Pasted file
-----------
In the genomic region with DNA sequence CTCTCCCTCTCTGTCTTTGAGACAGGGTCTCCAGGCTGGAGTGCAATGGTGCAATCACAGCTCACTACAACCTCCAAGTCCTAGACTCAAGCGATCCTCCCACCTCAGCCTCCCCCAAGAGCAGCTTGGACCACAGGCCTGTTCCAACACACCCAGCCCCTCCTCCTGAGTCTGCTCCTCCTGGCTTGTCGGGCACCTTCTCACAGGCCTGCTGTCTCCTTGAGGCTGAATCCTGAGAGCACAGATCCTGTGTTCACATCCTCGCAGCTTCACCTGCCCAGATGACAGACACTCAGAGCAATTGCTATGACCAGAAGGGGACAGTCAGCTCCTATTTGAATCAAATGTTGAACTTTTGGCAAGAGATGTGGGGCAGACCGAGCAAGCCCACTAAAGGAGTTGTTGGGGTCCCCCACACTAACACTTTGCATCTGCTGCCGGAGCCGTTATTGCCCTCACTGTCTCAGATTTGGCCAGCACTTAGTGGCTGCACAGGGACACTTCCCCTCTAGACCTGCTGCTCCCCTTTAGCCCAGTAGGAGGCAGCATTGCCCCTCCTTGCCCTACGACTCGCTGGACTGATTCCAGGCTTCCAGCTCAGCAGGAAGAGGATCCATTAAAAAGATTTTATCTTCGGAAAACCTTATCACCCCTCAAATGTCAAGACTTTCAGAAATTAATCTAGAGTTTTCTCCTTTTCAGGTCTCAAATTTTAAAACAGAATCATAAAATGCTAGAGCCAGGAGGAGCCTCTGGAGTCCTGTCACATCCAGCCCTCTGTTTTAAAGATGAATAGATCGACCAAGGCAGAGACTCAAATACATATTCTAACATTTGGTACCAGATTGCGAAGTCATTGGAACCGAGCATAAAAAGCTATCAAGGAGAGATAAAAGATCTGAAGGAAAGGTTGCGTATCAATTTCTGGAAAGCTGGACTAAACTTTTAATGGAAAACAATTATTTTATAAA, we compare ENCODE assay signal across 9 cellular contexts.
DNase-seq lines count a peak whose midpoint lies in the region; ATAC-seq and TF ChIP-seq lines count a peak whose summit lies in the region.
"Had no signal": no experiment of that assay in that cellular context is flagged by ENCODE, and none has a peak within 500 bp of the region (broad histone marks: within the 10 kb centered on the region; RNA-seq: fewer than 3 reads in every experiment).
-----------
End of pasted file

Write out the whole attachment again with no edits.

In the genomic region with DNA sequence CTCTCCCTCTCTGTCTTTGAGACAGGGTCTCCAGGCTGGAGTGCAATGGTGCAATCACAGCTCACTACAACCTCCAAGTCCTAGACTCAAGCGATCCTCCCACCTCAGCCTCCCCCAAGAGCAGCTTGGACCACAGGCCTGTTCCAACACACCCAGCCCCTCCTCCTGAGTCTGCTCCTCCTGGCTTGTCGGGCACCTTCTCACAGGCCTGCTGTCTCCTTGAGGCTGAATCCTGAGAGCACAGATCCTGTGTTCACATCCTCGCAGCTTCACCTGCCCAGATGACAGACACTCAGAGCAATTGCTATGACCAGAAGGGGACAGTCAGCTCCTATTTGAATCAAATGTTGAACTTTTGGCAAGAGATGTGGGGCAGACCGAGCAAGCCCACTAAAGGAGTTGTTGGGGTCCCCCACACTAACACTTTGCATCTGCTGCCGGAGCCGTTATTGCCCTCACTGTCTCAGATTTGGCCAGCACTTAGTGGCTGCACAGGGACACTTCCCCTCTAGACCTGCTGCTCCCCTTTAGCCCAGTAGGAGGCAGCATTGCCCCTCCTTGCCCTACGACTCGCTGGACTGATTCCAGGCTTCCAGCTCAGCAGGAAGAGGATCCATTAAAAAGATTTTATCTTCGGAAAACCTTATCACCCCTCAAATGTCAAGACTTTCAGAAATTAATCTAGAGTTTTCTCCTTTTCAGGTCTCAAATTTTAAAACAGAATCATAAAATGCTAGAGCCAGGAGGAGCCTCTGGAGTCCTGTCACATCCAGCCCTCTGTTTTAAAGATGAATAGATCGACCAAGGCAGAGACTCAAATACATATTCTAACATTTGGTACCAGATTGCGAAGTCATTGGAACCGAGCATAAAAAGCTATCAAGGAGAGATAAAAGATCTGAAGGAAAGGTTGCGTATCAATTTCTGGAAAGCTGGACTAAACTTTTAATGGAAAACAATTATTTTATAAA, we compare ENCODE assay signal across 9 cellular contexts.
DNase-seq lines count a peak whose midpoint lies in the region; ATAC-seq and TF ChIP-seq lines count a peak whose summit lies in the region.
"Had no signal": no experiment of that assay in that cellular context is flagged by ENCODE, and none has a peak within 500 bp of the region (broad histone marks: within the 10 kb centered on the region; RNA-seq: fewer than 3 reads in every experiment).